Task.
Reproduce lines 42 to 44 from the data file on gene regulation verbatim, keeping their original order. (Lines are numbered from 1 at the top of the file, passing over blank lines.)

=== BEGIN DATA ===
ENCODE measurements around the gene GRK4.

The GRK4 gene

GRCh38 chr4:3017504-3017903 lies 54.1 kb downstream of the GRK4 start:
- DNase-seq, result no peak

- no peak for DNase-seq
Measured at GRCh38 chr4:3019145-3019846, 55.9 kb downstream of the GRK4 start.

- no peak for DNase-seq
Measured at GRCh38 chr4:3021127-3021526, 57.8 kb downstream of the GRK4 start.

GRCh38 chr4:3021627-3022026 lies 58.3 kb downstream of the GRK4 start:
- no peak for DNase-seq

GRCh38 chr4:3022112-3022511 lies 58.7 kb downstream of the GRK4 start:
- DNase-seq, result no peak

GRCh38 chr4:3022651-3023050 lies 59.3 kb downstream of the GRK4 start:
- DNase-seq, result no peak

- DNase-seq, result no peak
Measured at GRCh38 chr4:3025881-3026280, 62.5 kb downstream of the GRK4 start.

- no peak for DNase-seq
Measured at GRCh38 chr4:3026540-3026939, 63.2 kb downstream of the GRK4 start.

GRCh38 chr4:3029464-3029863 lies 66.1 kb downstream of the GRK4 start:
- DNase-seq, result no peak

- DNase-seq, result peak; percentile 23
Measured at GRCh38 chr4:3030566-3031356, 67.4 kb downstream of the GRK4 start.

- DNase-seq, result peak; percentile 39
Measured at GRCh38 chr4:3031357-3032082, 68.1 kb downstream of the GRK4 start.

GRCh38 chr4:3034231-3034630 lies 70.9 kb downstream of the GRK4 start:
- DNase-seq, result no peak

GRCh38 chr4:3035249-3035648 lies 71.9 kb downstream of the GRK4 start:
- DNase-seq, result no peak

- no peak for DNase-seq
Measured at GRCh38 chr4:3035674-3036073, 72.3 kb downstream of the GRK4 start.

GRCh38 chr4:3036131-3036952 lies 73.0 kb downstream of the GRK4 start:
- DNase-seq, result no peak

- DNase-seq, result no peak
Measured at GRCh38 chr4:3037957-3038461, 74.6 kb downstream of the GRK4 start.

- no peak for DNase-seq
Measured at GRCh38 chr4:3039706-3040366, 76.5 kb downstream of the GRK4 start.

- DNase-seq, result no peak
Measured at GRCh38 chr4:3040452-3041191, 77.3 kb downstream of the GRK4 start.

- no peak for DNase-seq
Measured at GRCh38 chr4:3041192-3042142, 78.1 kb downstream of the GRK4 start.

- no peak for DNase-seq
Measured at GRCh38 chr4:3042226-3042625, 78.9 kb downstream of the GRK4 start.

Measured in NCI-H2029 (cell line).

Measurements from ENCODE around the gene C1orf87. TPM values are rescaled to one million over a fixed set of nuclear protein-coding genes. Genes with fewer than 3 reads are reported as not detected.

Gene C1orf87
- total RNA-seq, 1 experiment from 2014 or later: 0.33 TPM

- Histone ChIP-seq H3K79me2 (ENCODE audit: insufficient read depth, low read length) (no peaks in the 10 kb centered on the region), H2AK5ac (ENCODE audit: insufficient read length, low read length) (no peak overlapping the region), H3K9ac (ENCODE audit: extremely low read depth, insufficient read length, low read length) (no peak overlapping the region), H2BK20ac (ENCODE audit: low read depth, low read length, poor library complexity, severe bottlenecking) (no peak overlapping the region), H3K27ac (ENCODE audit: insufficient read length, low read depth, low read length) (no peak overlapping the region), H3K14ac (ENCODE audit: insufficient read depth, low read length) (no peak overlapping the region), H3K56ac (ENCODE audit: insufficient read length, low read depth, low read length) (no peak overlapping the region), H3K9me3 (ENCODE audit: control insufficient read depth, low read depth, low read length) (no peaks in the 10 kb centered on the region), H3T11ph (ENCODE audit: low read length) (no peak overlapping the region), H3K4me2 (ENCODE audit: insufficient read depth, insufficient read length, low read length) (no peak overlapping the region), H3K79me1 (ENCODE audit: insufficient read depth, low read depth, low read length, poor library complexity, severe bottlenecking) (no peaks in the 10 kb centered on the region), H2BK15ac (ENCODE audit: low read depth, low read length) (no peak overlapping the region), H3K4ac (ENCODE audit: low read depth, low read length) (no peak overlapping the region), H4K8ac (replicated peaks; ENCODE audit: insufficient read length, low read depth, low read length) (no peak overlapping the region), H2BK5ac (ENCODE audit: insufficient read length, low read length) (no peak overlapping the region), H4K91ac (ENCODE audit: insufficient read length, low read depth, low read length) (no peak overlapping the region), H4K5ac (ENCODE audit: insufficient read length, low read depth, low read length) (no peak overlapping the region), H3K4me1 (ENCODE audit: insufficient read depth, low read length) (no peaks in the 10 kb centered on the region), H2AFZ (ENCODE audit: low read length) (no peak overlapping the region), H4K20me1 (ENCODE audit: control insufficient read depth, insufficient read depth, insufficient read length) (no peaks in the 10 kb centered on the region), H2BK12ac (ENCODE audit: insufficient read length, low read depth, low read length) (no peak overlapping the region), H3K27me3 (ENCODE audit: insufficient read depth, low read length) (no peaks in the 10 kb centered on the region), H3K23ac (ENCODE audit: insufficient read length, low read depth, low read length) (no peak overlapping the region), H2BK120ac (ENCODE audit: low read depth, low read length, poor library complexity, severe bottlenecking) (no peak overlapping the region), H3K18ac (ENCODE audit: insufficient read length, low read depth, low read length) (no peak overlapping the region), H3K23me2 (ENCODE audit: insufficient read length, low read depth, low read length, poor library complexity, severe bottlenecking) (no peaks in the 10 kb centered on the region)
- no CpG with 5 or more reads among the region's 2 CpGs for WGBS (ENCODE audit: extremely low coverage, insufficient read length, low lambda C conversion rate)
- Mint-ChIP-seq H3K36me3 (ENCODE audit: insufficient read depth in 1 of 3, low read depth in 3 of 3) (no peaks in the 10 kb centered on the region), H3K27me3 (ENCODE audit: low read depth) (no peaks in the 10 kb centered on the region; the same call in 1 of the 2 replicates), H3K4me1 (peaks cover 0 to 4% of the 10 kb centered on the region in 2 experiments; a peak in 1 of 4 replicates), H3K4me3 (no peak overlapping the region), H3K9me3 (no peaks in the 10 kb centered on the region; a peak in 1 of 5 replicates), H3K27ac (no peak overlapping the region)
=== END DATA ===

Measured at GRCh38 chr4:3042226-3042625, 78.9 kb downstream of the GRK4 start.

Measured in NCI-H2029 (cell line).

Measurements from ENCODE around the gene C1orf87. TPM values are rescaled to one million over a fixed set of nuclear protein-coding genes. Genes with fewer than 3 reads are reported as not detected.